Key Points:

  • Qantas plans to start retiring its Airbus A380 fleet around 2032, replacing them with A350-1000s.

  • The Australian airline has placed new orders for 24 aircraft, including 12 A350-1000s and 12 Boeing 787s.

  • Qantas has secured additional purchasing rights for future growth, with deliveries set to begin between 2026 and 2027.

Qantas Accelerates Fleet Renewal with New Orders

SYDNEY — Qantas, Australia's flagship carrier, has disclosed plans to phase out its fleet of Airbus A380s by approximately 2032. In place of the superjumbos, the airline intends to introduce new A350-1000s. The announcement coincided with the carrier's annual results published on August 24, revealing an accelerated renewal of its aging aircraft inventory.

The Australian airline has placed substantial orders for new aircraft, including 12 Airbus A350-1000s and an additional 12 Boeing 787s, as part of its extensive fleet upgrade program. The Boeing orders consist of eight 787-10s and four 787-9s, designated to replace its current line-up of A330s. This move follows the finance chief's earlier statement that Qantas would commence its A330 replacement strategy in the latter half of this year.

The latest procurement was made public months ahead of expectations, aligning with a surge in global aircraft orders in the post-pandemic era. Vanessa Hudson, Qantas Finance Chief, acknowledged the growing demand for widebody aircraft among airlines worldwide at the IATA annual general meeting in June. Hudson will take over the role of chief executive in November 2023.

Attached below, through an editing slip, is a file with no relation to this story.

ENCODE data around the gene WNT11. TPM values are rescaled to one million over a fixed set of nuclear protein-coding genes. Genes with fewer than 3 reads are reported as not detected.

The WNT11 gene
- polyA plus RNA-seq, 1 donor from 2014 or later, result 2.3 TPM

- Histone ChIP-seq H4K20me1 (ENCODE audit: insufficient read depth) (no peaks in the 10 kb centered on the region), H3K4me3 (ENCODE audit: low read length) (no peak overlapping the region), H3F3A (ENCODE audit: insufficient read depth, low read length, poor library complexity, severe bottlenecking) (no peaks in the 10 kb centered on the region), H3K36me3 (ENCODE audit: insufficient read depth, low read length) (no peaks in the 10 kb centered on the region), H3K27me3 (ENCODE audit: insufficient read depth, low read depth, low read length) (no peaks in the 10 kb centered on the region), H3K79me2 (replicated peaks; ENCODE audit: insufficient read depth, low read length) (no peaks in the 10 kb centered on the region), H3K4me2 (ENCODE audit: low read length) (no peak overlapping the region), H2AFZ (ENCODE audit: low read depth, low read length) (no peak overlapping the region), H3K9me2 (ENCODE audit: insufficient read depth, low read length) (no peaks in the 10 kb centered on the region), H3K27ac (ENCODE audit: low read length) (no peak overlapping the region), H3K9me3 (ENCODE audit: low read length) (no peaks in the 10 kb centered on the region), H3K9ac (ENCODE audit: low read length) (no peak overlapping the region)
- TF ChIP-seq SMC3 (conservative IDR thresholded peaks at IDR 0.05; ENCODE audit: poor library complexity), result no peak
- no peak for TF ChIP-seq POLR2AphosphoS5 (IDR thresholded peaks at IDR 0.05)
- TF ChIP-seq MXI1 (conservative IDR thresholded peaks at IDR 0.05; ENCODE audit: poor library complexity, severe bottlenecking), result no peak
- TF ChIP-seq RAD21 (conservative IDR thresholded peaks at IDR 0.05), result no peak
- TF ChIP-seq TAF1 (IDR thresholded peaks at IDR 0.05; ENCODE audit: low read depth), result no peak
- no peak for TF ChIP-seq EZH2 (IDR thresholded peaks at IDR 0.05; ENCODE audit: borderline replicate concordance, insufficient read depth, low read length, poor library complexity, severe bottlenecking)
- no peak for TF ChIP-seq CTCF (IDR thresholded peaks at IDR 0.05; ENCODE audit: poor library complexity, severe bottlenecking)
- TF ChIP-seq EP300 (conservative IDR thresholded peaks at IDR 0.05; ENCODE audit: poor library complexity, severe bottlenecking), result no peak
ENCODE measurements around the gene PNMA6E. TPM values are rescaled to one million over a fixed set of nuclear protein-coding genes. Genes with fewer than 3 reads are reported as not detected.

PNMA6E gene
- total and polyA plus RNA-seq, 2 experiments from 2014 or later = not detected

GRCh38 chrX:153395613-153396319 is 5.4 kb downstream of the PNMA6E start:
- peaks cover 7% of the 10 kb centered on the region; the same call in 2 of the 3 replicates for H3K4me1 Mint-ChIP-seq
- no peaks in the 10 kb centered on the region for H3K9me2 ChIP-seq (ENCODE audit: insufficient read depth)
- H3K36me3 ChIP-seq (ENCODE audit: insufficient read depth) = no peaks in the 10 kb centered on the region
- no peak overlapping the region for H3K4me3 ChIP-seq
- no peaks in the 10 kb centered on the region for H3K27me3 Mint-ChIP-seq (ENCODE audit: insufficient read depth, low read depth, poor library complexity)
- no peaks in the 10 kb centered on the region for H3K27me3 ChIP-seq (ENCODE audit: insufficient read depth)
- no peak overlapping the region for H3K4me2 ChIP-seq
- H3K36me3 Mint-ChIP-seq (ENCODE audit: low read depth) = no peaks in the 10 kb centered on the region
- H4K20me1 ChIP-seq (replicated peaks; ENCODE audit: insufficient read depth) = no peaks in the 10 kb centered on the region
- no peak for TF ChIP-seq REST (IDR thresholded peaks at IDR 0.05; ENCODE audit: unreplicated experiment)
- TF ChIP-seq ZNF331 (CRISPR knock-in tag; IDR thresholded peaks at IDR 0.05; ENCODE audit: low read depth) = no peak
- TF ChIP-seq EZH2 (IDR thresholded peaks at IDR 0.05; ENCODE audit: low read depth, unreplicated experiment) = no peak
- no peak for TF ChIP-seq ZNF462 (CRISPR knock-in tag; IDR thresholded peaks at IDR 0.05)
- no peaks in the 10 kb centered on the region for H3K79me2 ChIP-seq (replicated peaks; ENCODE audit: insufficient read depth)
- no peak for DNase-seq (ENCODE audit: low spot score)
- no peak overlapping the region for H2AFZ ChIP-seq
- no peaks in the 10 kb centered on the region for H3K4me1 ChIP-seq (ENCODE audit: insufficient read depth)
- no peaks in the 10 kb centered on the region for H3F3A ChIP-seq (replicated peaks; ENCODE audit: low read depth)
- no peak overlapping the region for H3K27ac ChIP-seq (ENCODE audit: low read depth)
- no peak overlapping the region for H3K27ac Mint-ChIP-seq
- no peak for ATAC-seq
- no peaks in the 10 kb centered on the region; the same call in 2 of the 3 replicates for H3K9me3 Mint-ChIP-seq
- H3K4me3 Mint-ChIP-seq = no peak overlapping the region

Slated to start taking deliveries from 2026 through 2027, Qantas has also secured additional options to purchase aircraft from Airbus and Boeing over the next decade. These options provide the airline with flexibility for future growth and the gradual phasing out of its refurbished A380s.

This marks the third major aircraft commitment by the Oneworld member in the past two years. In 2021, the Qantas Group, inclusive of its low-cost subsidiary Jetstar, had previously ordered a large number of Airbus narrowbody aircraft, such as the A220 and the long-range A321XLR. Further, the airline confirmed orders for A350-1000s under its ‘Project Sunrise’ initiative, which aims to launch nonstop, ultra-long-haul flights connecting Australia's east coast to New York and London.

Currently, the airline operates 28 A330s, primarily on international routes to Asia. The new orders will revamp this fleet and introduce a new generation of more fuel-efficient aircraft.